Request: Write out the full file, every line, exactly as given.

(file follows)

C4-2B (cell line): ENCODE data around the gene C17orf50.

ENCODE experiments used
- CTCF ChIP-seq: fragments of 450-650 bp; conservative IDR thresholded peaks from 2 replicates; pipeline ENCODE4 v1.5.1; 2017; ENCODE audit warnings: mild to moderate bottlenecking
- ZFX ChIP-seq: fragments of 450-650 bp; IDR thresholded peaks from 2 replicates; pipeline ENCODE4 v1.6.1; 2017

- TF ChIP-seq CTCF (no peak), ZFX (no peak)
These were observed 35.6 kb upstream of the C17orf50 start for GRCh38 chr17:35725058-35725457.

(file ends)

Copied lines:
C4-2B (cell line): ENCODE data around the gene C17orf50.

ENCODE experiments used
- CTCF ChIP-seq: fragments of 450-650 bp; conservative IDR thresholded peaks from 2 replicates; pipeline ENCODE4 v1.5.1; 2017; ENCODE audit warnings: mild to moderate bottlenecking
- ZFX ChIP-seq: fragments of 450-650 bp; IDR thresholded peaks from 2 replicates; pipeline ENCODE4 v1.6.1; 2017

- TF ChIP-seq CTCF (no peak), ZFX (no peak)
These were observed 35.6 kb upstream of the C17orf50 start for GRCh38 chr17:35725058-35725457.